A half year ago I wrote that the number of Minnesotans with high-speed access to the Internet was inching upward.
Six months later, another report from Connect Minnesota, the organization charged with tracking this progress, says the state has gained another few inches.
The percentage of state residents with access to what the state officially thinks everybody should have by 2015 now stands within an eyelash of 60 percent. That’s up 3 points from last fall and, with three years to go on the goal the Legislature established, seems not too bad, even hopeful.
A look at a map makes it seem less so. The geographic imbalance jumps off this map in the latest report.
If you click on the image you can get to a readable version at the Connect Minnesota site but you don’t have to to get the point: Anyplace that’s not pink doesn’t have download speeds of 10 megabits per second and upload speeds of 6 megabits per second, which is the state’s goal for all households. In only two outstate Minnesota counties — Beltrami and Stevens — do three-quarters of households have those speeds available. In many outstate counties, no households can reach them.
By today’s standards, this is really fast service, more than most of us need. If you apply a slower standard — 1.5 megabits up and 6 megabits down — then 85 percent of Minnesota households have broadband access.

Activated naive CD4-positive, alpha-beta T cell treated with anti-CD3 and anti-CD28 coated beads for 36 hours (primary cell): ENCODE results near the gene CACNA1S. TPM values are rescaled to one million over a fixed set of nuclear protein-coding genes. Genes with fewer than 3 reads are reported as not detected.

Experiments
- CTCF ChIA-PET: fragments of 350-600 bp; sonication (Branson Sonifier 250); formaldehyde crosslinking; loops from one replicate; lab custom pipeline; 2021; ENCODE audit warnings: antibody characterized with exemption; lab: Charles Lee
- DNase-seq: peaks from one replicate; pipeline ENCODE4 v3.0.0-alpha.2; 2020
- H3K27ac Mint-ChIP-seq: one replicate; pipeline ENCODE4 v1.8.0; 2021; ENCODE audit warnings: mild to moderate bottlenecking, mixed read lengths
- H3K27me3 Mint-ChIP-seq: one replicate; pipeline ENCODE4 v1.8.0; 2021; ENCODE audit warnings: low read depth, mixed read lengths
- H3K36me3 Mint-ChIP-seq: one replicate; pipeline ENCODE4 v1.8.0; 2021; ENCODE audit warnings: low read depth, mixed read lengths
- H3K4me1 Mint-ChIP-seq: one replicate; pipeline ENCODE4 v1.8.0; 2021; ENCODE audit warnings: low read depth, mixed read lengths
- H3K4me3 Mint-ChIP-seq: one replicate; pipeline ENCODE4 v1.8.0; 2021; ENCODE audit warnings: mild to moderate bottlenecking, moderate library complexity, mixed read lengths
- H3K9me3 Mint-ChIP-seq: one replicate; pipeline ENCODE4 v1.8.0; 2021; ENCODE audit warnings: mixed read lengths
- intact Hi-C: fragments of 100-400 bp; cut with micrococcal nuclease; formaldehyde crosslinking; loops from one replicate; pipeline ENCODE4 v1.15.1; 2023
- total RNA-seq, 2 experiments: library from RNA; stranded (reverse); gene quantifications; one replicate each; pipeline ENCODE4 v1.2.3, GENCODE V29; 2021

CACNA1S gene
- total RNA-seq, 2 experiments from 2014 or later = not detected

(Think of the difference in two ways. For now, email attachments, movies and music download faster, and games interact more quickly with the greater speed standard. But in the future, who knows? “We don’t know what we’re going to need, but we’re going to need it,” says Bill Hoffman, Connect Minnesota’s program manager.)
That slower standard is meaningful because it’s a rough proxy for new Federal Communications Commission guidelines for the Universal Service Fund, the pot of money aimed at making broadband available to the whole nation. Connect Minnesota’s new six-month study estimates that 311,000 state households are in areas eligible for USF funding. (See problems with that here.)
You can apply an even slower standard and come to the conclusion that 98 percent of Minnesotans have at least some access to the Internet. But with each passing month, that standard seems less and less meaningful.
Where has this incremental speed increase come from? Hoffman says it’s been a mix of providers rolling out new technology, public-private partnerships like those financed by the federal stimulus coming on line and small telecommunications companies expanding their coverage areas.
Look for the action on this front to pick up toward the end of the year. When Connect Minnesota publishes its next set of data in six months, Hoffman thinks it will show a bigger increase, maybe 5 or 10 percentage points, as more stimulus projects come on line. What’s more, the state’s task force studying broadband issues is scheduled to issue a set of recommendations in December that could be ambitious.